## Integer Predicates

### September 19, 2007

Another thought provoking OTN exchange.

To recap, given a relation with column QTY, for example:

 KEY STRING QTY 1 a 2 2 b 3

produce a multiset such that each row of the original relation is duplicated the QTY times:

 KEY STRING QTY 1 a 2 1 a 2 2 b 3 2 b 3 2 b 3

We’ll focus on the two solutions, the one suggested by Joe:

```select t.* from T CONNECT BY CONNECT_BY_ROOT KEY = KEY AND LEVEL <= QTY ```
and “the standard” one

```select t.* from T, ( SELECT level L from DUAL connect by level <= (select max(qty) from T) ) iv where L <= QTY ```

On the surface it appears as if Joe just merged the inline view iv from the standard solution!

Let’s contrast them in more detail. The inline view in the standard solution is a segment of the infinite integer numbers relation. The eyesore level <= (select max(qty) from T) expression is a safety predicate: it is logically not required! We can think of joining the original table t with the set of all integers, the filtering out only those rows that satisfy the L <= QTY condition. Alternatively, we can just join the original table with the infinite L <= QTY predicate

 L QTY 1 1 1 2 1 3 1 4 2 2 2 3 2 4 3 3 3 4 4 4

This imaginary SQL solution is remarkably succinct:

```select t.* from T, LE where LE.QTY = T.QTY ```

It could be reduced even more

```select t.* from T where L <= QTY ```

The normal SQL syntax wouldn’t allow any of these, of course. The first query refers to some relation LE which is not defined, while the second one refers to a variable L which is free. The answer is that SQL should be extended to admit predicates as first class citizens. The query execution engine should become aware of the infinite relations and be extended with the methods allowing to join predicates and relations.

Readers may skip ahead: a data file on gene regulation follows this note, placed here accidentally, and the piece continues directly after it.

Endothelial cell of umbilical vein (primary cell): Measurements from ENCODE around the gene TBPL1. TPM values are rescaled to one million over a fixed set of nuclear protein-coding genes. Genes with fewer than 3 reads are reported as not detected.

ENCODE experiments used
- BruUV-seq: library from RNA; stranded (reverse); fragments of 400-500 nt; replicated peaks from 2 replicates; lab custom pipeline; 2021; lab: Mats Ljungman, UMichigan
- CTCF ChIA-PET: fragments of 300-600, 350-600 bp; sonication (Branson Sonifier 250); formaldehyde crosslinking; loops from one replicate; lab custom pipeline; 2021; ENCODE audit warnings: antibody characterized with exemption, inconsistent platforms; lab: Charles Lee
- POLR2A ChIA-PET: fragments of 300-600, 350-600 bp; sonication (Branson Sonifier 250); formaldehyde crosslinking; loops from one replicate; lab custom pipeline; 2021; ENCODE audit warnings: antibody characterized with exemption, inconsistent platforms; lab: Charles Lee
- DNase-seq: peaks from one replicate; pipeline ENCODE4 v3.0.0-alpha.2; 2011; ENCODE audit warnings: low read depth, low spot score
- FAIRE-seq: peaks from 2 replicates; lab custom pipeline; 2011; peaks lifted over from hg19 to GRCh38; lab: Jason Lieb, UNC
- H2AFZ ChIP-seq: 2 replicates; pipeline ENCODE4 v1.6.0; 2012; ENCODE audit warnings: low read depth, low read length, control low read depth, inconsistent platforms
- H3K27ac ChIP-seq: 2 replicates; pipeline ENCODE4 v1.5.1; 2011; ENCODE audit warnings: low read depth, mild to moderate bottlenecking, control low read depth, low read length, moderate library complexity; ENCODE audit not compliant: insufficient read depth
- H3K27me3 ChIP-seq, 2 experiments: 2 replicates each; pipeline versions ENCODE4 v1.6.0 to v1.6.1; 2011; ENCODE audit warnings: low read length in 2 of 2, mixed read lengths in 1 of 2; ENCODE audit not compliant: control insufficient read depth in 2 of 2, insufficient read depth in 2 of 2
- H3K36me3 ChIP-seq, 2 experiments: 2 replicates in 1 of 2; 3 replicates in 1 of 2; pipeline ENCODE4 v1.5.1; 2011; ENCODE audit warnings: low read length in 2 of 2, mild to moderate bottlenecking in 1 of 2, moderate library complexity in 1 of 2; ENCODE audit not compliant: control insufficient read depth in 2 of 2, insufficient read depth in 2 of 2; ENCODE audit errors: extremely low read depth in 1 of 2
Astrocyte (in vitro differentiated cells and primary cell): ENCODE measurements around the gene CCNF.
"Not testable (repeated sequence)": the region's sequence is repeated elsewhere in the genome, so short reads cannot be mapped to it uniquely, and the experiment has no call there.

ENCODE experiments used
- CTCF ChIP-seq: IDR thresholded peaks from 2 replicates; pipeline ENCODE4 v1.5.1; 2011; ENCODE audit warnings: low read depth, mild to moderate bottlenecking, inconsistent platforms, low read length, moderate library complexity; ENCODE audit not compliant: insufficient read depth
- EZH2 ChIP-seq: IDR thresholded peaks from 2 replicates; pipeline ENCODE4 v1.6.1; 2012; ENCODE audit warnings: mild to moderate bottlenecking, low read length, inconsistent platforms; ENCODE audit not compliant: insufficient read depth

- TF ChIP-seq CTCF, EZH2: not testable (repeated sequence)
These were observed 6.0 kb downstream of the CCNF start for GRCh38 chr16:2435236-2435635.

In this particular example what is the join method? Clearly any join with LE as a leading relation is going to fail. The only feasible execution is to scan the finite T relation first, and try to find the matching tuples from LE by some sort of index lookup, otherwise we, again, have to make the full scan of LE. It is pretty clear what kind of index do we need, it has to be a function that accepts the QTY as an integer argument, and computes the set of all the (L,QTY) pairs that match.

With this idea in mind, here is the proposed syntax:

```create predicate LE ( L integer, QTY integer ); create index IDX_LE on LE (QTY) implemented as a function...; ```

As you see it differs from the traditional table/index SQL definition in two aspects:

• a user is not allowed to to modify the LE relation
• he has to supply the index implementation

This is the first step, which “fixes” the first query. The second step is for SQL engine to automatically recognize “built-in” predicates, so that the query

```select t.* from T where L <= QTY ```

become legitimate as well.